NGOs, academics, students, technical trainers, and global programs.

ETHOS Conference, January 23-25, 2009
Mark Bryden, December 2008


It's almost that time again time again. The ETHOS conference will be held January 23-25 in Kirkland, Washington. Kirkland is a suburb of Seattle.

The 2009 ETHOS Conference aims to expand its reach from previous annual meetings. We invite presentation, workshops, and discussion of technology in the developing world. Particularly those talks focused on heating and cooking stoves, design for developing communities, incineration of medical waste, and lighting. In addition we are hoping to sponsor a track on the topic of carbon credits in the developing world.

We encourage the participation of Southern partners, international stoves experts, and development specialists with field experience in the transfer of appropriate technologies.

Please submit a title and brief abstract of your proposed talk on or before January 1.

Preconference workshops
Friday, January 23 morning and afternoon are available for preconference workshops. Please contact me before December 15 if you wish to present a preconference workshop.

Other Activities
There are many formats (paper session, workshops, hands-on sessions, panels, one-on-one mentoring etc) that can present relevant information to our community. If you wish to organize one of these please contact me with the details before December 15.

Complete details about the conference can be found at

Please contact me if you have any questions or want to discuss your ideas for the conference.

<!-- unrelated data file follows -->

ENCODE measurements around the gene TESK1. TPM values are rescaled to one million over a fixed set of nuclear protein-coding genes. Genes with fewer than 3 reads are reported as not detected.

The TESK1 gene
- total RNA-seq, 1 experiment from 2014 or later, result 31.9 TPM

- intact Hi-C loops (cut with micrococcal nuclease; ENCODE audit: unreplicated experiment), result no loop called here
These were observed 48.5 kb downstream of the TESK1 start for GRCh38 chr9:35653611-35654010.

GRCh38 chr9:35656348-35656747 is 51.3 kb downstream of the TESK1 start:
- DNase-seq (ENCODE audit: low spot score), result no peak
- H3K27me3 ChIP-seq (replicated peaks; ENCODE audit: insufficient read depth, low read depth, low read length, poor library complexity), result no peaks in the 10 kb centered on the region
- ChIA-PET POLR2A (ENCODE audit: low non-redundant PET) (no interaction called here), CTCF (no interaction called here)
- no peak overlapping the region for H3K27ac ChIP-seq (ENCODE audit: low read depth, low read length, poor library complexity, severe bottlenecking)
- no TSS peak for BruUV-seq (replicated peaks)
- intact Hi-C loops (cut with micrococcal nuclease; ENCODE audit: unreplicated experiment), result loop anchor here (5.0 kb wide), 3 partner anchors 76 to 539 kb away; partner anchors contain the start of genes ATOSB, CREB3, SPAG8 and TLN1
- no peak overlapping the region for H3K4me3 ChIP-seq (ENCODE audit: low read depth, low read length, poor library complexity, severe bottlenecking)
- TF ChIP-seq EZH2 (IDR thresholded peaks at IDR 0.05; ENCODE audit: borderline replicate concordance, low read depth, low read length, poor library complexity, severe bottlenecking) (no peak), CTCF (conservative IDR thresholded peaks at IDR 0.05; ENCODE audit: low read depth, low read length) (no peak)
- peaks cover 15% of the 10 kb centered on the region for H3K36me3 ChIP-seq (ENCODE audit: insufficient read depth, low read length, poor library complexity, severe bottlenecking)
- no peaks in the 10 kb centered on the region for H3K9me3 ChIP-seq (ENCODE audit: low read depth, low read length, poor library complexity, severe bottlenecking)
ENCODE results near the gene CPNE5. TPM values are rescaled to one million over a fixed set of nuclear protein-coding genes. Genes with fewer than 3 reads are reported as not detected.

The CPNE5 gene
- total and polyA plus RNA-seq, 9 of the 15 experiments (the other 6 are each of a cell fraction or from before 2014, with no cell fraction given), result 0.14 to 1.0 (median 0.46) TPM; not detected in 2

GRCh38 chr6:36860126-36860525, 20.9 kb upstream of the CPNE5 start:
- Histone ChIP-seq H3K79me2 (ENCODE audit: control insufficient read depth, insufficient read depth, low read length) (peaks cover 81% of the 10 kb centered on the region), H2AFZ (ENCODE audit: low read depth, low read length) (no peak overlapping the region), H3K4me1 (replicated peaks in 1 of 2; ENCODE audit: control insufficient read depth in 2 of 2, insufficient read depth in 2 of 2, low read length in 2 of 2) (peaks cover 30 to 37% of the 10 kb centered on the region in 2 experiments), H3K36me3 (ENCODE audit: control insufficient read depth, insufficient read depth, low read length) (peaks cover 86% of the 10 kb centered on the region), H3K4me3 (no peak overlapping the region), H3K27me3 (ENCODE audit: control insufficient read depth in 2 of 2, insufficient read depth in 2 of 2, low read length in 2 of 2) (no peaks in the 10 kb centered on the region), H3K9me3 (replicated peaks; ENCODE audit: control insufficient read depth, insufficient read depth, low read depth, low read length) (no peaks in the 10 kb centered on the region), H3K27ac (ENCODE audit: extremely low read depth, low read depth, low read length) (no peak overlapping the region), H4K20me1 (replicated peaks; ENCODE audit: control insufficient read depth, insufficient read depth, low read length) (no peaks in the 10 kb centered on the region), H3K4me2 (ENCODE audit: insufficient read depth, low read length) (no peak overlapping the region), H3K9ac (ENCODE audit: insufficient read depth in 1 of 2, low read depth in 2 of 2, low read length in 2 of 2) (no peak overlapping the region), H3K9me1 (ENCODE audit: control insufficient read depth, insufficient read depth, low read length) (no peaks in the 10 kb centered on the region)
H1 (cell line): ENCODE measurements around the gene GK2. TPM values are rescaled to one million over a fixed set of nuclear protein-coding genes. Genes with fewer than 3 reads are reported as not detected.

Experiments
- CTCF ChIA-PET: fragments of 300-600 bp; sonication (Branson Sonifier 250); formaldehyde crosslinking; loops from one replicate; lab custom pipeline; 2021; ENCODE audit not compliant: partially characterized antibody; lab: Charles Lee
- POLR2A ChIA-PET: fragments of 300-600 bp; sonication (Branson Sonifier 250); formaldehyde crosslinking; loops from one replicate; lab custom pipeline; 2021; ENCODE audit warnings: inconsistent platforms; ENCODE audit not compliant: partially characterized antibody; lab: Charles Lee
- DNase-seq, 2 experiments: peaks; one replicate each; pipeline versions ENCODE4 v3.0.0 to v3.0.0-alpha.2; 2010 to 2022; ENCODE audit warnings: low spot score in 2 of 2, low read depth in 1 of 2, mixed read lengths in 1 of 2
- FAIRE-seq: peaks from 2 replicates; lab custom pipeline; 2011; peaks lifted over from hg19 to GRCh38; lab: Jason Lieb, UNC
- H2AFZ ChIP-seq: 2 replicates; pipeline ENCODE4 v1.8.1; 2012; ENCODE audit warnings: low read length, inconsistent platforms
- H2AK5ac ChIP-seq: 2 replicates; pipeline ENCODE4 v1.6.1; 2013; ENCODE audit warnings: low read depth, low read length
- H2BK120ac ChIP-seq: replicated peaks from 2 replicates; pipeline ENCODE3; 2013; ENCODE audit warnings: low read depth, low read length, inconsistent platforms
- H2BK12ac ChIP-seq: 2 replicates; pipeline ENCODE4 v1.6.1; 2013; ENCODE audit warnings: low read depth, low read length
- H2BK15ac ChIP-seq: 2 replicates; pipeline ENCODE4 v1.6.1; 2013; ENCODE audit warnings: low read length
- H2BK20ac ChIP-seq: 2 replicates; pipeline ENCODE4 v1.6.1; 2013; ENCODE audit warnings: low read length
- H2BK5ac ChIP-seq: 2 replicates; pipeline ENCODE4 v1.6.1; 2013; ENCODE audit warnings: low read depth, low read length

Stove Camp Highlights
Nordica MacCarty, Aprovecho Research Center, August 2008
Aprovecho Stove CampAprovecho Stove Camp
Greetings Stove Campers!

I hope you are all well, back in your corners of the world.

At long last, the summary and data from stove camp is available, including:
*An attached .pdf of the results and highlights of camp.
*All of the presentations and resources posted on our website at:
*Many photos are also uploaded on picasa at

Thanks for making Stove Camp 2008 a great success, and we hope to see you in the future!

With best wishes,
Mrs. Nordica MacCarty
Laboratory Manager, Mechanical Engineer
Aprovecho Research Center
541-767-0287 Oregon, USA

ETHOS 2008 Conference
Charlie Sellers, Improved Biomass Stoves, February 3, 2008

See Charlie Seller's report on ETHOS 2008

Propuesta para el Comité Técnico del ETHOS sobre Métodos de Prueba de las Estufas

ETHOS 2007, Seattle, Washington, USA Jan 26-28, 2007

Crispin Pemberton-Pigott, Larry Winiarski and Charlie Sellers Test Tom Reed's Woodgas Stove with a Combustion Analyzer.